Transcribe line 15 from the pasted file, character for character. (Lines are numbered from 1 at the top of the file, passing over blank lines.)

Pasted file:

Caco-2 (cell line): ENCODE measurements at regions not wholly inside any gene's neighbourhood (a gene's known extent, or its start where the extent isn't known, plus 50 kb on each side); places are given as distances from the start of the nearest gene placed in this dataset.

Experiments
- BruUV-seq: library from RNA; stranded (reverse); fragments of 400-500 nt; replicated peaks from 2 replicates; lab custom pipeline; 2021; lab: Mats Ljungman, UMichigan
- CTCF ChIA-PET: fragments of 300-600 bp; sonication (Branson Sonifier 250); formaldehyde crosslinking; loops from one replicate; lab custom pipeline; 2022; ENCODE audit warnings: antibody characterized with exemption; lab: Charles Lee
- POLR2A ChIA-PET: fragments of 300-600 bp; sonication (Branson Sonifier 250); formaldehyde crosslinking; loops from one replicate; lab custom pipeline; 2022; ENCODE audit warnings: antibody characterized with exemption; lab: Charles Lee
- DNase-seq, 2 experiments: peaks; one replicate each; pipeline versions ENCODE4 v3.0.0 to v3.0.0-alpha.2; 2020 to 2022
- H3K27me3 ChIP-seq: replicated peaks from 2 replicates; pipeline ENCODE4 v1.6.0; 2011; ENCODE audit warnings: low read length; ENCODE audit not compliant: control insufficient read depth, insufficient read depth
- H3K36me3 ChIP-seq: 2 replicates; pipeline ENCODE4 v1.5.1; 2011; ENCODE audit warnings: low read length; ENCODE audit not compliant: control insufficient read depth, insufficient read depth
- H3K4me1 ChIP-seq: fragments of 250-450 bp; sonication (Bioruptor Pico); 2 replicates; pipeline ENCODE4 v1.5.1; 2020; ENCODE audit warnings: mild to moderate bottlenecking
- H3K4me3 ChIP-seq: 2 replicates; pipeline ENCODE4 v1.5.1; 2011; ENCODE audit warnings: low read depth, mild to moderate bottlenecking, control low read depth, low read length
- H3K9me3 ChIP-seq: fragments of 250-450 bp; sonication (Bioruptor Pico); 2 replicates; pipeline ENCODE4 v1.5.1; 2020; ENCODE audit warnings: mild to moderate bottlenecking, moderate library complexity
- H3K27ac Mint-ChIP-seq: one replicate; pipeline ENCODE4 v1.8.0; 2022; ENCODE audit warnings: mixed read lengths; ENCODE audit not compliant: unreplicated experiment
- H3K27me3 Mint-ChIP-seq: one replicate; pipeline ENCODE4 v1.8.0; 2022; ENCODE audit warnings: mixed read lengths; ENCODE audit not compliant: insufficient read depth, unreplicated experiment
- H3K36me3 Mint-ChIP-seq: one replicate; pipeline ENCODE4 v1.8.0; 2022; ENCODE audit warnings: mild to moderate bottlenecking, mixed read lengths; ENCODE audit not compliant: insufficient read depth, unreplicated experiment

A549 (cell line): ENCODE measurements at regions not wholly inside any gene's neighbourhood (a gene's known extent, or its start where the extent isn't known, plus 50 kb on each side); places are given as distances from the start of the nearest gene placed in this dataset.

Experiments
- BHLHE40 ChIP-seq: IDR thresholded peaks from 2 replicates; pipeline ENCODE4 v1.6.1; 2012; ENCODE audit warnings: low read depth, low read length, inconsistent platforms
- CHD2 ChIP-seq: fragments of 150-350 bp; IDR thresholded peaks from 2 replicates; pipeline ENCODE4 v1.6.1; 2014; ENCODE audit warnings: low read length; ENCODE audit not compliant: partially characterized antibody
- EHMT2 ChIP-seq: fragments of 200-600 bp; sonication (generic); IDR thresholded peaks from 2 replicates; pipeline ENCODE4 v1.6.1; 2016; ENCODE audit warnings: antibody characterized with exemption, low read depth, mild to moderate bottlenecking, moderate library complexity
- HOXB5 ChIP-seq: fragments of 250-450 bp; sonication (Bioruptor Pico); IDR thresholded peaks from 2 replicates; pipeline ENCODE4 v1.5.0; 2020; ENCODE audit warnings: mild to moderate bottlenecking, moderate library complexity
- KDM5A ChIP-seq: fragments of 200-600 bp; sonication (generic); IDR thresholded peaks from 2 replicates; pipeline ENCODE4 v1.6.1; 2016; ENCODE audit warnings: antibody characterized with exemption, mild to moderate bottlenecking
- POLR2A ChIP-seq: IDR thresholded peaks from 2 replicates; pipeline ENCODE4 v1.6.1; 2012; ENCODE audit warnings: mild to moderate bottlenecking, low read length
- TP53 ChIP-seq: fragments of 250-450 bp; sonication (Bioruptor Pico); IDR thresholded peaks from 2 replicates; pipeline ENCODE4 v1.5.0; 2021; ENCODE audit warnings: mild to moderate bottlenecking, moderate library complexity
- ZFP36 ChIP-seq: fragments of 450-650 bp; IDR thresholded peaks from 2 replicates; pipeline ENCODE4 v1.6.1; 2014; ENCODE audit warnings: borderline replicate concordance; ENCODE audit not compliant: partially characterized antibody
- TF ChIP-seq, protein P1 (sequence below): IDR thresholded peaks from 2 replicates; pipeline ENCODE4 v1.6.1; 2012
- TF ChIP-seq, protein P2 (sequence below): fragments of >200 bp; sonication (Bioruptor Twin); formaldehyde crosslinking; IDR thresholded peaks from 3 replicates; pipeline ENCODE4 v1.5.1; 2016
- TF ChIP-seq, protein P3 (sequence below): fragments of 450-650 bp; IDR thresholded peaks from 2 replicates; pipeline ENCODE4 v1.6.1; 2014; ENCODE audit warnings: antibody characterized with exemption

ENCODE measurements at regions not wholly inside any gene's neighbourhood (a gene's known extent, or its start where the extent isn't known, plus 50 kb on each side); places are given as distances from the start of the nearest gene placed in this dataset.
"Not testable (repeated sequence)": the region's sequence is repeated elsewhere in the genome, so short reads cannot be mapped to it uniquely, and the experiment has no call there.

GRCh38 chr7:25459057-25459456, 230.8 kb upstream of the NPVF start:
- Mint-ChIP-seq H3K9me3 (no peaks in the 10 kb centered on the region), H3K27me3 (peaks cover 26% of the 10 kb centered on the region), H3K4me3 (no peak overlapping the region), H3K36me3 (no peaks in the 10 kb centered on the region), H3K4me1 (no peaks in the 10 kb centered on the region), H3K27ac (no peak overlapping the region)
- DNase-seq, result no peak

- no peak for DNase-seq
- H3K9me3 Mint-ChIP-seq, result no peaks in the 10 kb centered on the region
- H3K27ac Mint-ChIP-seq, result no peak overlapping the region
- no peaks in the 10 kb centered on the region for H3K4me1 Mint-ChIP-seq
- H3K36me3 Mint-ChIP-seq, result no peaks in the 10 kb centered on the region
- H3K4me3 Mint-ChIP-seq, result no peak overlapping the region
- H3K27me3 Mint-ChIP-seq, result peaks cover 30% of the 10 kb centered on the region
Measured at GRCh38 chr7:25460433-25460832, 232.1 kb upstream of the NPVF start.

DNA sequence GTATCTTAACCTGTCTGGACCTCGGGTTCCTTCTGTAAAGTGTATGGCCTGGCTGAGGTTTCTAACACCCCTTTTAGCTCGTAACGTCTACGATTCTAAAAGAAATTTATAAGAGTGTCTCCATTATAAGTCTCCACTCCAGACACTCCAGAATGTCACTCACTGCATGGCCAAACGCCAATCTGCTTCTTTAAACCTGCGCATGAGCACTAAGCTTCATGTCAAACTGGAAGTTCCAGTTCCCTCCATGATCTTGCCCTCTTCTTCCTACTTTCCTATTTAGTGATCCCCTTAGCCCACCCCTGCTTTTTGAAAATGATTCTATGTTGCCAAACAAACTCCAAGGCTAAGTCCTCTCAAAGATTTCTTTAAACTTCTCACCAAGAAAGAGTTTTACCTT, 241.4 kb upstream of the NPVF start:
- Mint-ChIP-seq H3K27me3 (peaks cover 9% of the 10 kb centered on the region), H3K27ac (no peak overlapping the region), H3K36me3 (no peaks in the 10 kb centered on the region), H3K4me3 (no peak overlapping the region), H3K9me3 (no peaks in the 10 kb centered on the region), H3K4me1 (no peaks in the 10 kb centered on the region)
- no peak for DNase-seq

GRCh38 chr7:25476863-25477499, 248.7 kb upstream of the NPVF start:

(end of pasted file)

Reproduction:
A549 (cell line): ENCODE measurements at regions not wholly inside any gene's neighbourhood (a gene's known extent, or its start where the extent isn't known, plus 50 kb on each side); places are given as distances from the start of the nearest gene placed in this dataset.